The Community of Practice involves two components; a virtual community supported through a basecamp software set up, and in person quarterly meetings and trainings. One individuals complete the CHW training, they are registered in the base camp community, and invited to all quarterly meetings and trainings. NEON staff is also available to work with each employing organization and CHW in focused integration of the CHW into the partner's work flow processes.

Currently the program is focused on creating ongoing sustainability, though marketing of the training program in the surrounding areas and states. NEON focuses specifically on rural and frontier training, and hopes to develop a market for providing the training nationally to other rural/frontier areas. NEON is also focusing sustainability on providing consulting services to any sites wanting to develop their own training programs.

Lessons Learned

One of the lessons learned has been that the success of the training program will depend heavily upon the partnerships that already exist with the training agency, and that a significant amount of "selling" organizations on the CHW model is necessary in order for people to support the training program. Ongoing, consistent contact with the partners and employing organizations is a vital part of the success o the programs, as this is not just a training program, but a vital community resource intimately connected to supporting health care transformation activities in our rural area. While some partners will be ready for health care transformation activities, others will be slower to adopt and adjust, mainly due to concerns about long term revenue impact of the model on their bottom line.

It is helpful for community based entities trying to establish a program to connect and partner with an entity that has an already developed curriculum, as the demands of establishing a community based program and the demands of developing a curriculum are probably too large for a rural entity to tackle at the same time. It also helps to navigate approval and licensing processes if the curriculum being used is an already acknowledged curriculum in good standing with program regulators.

NEON has continued to support a Community of Practice, as it is our experience that this element is just as, if not more important than, the actual training in terms of effecting real change in the health and social services environment. People and organizations need to be supported after the training in order to navigate the integration into systems that will need to take place.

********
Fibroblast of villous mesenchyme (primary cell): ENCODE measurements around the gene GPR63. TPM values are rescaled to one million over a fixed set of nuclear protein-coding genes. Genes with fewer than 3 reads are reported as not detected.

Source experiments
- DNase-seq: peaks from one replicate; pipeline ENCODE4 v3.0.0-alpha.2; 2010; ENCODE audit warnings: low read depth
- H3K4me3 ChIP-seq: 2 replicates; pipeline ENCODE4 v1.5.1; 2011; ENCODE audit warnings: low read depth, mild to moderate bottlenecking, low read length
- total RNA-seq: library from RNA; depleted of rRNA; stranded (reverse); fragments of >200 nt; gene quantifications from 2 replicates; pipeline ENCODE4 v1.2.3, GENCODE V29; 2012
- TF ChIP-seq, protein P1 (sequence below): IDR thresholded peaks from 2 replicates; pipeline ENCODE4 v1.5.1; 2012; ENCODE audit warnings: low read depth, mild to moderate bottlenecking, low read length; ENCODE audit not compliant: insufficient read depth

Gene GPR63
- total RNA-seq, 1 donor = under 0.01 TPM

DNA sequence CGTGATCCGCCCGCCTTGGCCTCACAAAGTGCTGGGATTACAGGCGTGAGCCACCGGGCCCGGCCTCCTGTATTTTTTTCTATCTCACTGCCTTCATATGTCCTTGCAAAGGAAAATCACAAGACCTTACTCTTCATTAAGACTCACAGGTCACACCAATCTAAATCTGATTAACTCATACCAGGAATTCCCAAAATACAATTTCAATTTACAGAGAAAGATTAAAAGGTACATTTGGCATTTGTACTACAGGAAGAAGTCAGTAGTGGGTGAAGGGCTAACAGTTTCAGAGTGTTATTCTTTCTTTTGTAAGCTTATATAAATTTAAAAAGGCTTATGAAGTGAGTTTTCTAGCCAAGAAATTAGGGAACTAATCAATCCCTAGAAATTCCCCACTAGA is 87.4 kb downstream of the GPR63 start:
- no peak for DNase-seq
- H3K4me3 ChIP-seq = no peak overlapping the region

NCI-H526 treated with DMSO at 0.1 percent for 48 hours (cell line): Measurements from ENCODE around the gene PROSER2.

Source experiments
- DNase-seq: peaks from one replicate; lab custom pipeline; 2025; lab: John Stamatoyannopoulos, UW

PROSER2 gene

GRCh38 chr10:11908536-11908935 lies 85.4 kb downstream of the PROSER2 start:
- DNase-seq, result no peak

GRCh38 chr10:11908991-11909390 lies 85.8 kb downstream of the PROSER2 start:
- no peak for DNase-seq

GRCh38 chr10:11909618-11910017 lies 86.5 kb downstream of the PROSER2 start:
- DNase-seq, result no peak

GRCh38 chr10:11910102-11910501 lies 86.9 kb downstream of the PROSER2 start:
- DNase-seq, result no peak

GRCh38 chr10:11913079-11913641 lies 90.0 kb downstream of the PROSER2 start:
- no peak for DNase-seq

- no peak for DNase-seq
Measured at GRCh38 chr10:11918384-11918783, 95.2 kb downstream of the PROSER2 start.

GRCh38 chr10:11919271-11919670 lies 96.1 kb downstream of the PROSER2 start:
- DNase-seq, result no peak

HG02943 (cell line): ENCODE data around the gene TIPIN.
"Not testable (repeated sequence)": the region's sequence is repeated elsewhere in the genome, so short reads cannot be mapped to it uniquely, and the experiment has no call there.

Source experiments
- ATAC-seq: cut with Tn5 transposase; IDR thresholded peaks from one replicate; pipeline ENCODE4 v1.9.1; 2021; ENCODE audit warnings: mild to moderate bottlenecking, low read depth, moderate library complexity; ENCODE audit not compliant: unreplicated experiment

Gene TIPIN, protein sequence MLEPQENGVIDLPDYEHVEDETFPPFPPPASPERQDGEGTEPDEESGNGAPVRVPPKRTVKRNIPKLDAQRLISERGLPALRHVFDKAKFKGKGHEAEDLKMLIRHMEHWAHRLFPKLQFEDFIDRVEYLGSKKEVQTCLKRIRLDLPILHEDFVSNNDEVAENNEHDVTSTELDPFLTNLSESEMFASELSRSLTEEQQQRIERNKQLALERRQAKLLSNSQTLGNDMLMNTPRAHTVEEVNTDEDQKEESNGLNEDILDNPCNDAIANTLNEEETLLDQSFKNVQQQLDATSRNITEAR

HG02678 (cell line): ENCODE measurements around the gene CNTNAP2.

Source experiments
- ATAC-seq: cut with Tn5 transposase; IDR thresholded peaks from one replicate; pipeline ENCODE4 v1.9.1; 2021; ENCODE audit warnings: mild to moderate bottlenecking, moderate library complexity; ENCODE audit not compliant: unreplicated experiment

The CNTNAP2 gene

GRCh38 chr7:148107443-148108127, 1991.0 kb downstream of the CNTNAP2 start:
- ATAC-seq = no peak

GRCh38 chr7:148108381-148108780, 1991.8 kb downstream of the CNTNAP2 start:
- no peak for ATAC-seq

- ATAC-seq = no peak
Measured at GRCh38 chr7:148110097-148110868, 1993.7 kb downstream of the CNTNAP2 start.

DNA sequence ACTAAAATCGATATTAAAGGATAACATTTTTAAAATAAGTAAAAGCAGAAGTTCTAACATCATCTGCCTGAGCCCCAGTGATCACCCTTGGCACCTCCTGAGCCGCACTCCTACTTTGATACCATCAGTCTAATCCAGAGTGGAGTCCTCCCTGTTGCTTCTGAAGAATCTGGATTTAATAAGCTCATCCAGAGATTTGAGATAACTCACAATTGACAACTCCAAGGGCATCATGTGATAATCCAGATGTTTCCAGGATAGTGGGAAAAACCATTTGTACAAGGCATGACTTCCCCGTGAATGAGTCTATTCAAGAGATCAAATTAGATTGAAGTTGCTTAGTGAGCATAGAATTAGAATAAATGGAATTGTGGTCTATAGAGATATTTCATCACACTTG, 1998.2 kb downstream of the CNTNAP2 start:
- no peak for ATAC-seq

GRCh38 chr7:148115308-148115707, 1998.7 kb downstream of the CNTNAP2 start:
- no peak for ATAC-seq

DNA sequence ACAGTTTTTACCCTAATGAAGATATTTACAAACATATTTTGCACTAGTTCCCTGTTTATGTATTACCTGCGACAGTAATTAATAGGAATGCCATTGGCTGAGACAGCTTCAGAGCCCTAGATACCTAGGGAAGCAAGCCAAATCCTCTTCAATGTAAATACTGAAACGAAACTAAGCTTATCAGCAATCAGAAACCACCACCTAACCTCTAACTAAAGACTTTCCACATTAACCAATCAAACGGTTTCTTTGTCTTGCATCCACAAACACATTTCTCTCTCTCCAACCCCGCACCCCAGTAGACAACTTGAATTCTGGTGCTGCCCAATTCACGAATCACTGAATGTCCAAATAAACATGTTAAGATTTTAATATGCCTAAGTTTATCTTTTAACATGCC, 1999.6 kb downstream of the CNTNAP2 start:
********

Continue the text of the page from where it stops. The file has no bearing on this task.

To date the NEON program has trained held three training session, with 45 CHWs trained and four certified trainers. 38 of these individuals, or 84%, of those trained are working in a practice setting, and are already impacting the provision of services. These 38 CHWs have served over 500 individuals in the last year alone with over 1,200 episodes of care. NEON is currently working developing a return on investment analysis for an estimate of health care dollars saved and health outcomes improved, and has received a $150,000 foundation grant from the Meyer Memorial Trust to conduct this evaluation. The results of this evaluation will be used to advocate with Medicaid and third party insurance payers to develop a reimbursement mechanism for ongoing support of CHW services. 29 individuals, or 64%, continue to be involved in the Community of Practice one year post training.

More Information

For more information on the program and for questions regarding NEON resources related to this topic, please contact either Lisa Ladendorff, Executive Director at or Pepper McColgan, CHW Training Program Coordinator at


Comments on 'Community Health Worker Training Program (Northeast Oregon Network)':

Rebecca Davis
Sep 14, 2014 06:23 PM
Lisa, thanks so much for sharing the information about NEON Community Health Workers Program! I'm sure that other networks will find your information useful, especially if they are considering implementing such a program. Thanks for all the great work you are doing in Oregon!